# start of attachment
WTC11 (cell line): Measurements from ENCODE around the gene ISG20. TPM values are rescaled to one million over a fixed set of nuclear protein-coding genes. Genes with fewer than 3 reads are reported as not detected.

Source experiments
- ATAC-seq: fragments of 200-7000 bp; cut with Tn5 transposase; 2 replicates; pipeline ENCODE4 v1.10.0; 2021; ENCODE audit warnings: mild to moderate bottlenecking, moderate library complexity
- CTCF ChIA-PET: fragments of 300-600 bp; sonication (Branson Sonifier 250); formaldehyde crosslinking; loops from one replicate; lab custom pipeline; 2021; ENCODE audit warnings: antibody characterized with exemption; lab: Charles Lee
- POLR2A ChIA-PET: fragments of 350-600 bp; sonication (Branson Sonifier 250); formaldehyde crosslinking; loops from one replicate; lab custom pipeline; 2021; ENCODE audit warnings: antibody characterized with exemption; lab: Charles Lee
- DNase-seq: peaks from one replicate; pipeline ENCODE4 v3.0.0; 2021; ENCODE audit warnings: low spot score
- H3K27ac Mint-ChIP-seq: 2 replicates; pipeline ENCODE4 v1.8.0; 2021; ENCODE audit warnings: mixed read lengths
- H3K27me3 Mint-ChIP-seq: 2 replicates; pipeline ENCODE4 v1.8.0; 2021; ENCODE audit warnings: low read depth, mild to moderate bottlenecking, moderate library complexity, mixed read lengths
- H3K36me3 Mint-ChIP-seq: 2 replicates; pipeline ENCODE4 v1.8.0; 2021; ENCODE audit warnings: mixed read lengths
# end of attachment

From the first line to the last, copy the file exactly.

WTC11 (cell line): Measurements from ENCODE around the gene ISG20. TPM values are rescaled to one million over a fixed set of nuclear protein-coding genes. Genes with fewer than 3 reads are reported as not detected.

Source experiments
- ATAC-seq: fragments of 200-7000 bp; cut with Tn5 transposase; 2 replicates; pipeline ENCODE4 v1.10.0; 2021; ENCODE audit warnings: mild to moderate bottlenecking, moderate library complexity
- CTCF ChIA-PET: fragments of 300-600 bp; sonication (Branson Sonifier 250); formaldehyde crosslinking; loops from one replicate; lab custom pipeline; 2021; ENCODE audit warnings: antibody characterized with exemption; lab: Charles Lee
- POLR2A ChIA-PET: fragments of 350-600 bp; sonication (Branson Sonifier 250); formaldehyde crosslinking; loops from one replicate; lab custom pipeline; 2021; ENCODE audit warnings: antibody characterized with exemption; lab: Charles Lee
- DNase-seq: peaks from one replicate; pipeline ENCODE4 v3.0.0; 2021; ENCODE audit warnings: low spot score
- H3K27ac Mint-ChIP-seq: 2 replicates; pipeline ENCODE4 v1.8.0; 2021; ENCODE audit warnings: mixed read lengths
- H3K27me3 Mint-ChIP-seq: 2 replicates; pipeline ENCODE4 v1.8.0; 2021; ENCODE audit warnings: low read depth, mild to moderate bottlenecking, moderate library complexity, mixed read lengths
- H3K36me3 Mint-ChIP-seq: 2 replicates; pipeline ENCODE4 v1.8.0; 2021; ENCODE audit warnings: mixed read lengths